Evaluation of Biological Control Agents as a Sustainable Disease Management Strategy for Fire Blight Control in Apples in Ohio

Project Overview

Project Type: Graduate Student
Funds awarded in 2019: $14,813.00
Projected End Date: 09/30/2021
Grant Recipient: The Ohio State University
Region: North Central
State: Ohio
Graduate Student:
Faculty Advisor:
Melanie Ivey
The Ohio State University


  • Fruits: apples


  • Pest Management: biological control

    Proposal abstract:

    Fire blight, caused by the bacterium Erwinia amylovora, is a devastating bacterial disease of apples in Ohio (OH).  Fire blight is a systemic disease and one of the most difficult diseases of apple to manage.  Current management strategies to minimize production losses include cultural practices and the use of antibiotics.  Antibiotics, including streptomycin, oxytetracycline, and kasugamycin, are highly effective in reducing E. amylovora populations during bloom, but continuous use of them is not sustainable.  For example, resistance to the most effective of the three antibiotics-streptomycin, has been reported in many orchards in the northeastern United States (US).  In addition, the use of antibiotics in agricultural has raised legitimate concerns about the future effectiveness of antibiotics to control human diseases through the transfer of antimicrobial resistance genes to human pathogens.

    Biological plant disease control can be integrated into fire blight management programs; reducing or eliminating the reliance on antibiotics.  Previous studies conducted in northeastern US states have demonstrated that pairing species of Bacillus with antibiotics can minimize fire blight incidence.  Currently, the use of biological control agents (BCAs) to manage fire blight is mostly limited to organic producers and backyard gardeners.  Commercial and conventional apple producers have shied away from BCAs for fire blight control because of the lack of consistent efficacy data, the number of applications required to achieve a high level of efficacy, and their short shelf life.  Despite these challenges, there continues to be an interest in BCAs for disease management, which probably reflects continued consumer concerns about pesticide use and environmental and human health.  However, the identification and implementation of microorganisms with biocontrol activity is slow and requires extensive laboratory and field testing before BCAs make it to the market.  In this study, we will evaluate the suppression of E. amylovora isolates with newly identified and novel antagonistic microorganisms.  The proposed study aims to characterize and evaluate the efficacy of these novel BCAs for biological control of fire blight in Ohio with the long-term goal of providing sustainable alternatives to antibiotics.  Laboratory and field studies to evaluate the efficacy of novel BCAs will be conducted.  Field days and grower meetings and conferences, will facilitate apple farmers involvement in the learning process and understanding of the use of BCAs as a sustainable alternative to antibiotics.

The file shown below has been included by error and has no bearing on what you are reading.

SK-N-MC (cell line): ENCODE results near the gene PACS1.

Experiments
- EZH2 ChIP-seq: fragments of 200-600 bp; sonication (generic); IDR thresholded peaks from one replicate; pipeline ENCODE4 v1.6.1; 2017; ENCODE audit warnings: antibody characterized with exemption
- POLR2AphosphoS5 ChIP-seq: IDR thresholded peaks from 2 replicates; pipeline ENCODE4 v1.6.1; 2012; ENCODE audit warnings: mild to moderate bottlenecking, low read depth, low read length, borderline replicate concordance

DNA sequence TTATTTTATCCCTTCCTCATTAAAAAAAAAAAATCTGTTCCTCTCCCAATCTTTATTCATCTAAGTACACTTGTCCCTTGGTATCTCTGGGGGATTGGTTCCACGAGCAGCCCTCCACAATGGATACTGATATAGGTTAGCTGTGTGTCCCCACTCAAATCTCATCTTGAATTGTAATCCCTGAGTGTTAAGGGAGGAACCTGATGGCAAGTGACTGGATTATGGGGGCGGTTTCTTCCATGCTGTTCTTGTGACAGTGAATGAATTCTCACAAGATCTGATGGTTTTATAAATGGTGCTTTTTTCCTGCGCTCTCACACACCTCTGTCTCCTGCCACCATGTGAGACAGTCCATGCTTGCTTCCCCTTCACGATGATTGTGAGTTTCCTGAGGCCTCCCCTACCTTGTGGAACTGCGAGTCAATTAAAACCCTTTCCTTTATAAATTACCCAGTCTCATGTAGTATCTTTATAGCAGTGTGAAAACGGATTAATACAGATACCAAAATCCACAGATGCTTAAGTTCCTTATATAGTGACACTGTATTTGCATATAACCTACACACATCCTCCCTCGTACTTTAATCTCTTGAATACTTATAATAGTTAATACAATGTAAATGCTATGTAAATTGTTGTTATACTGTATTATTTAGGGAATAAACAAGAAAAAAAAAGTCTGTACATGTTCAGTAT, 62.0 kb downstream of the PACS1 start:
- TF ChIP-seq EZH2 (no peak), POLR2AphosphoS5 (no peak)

Project objectives from proposal:

    Outcomes of this project will directly benefit apple growers in OH who have continuous losses due to fire blight disease and use antibiotics as the main strategy to combat the disease. 

    Learning outcomes: We expect to: 1) identify effective BCAs programs to reduce fire blight incidence and spread in the orchard and 2) increase grower awareness of integrating BCAs into a fire blight management program.

    Action outcomes: Apple growers will 1) adopt an effective management approach that can include the use of biocontrol agents to manage fire blight and; 2) reduce their dependency on antibiotics (e.g. streptomycin) use for fire blight management.

    Any opinions, findings, conclusions, or recommendations expressed in this publication are those of the author(s) and do not necessarily reflect the view of the U.S. Department of Agriculture or SARE.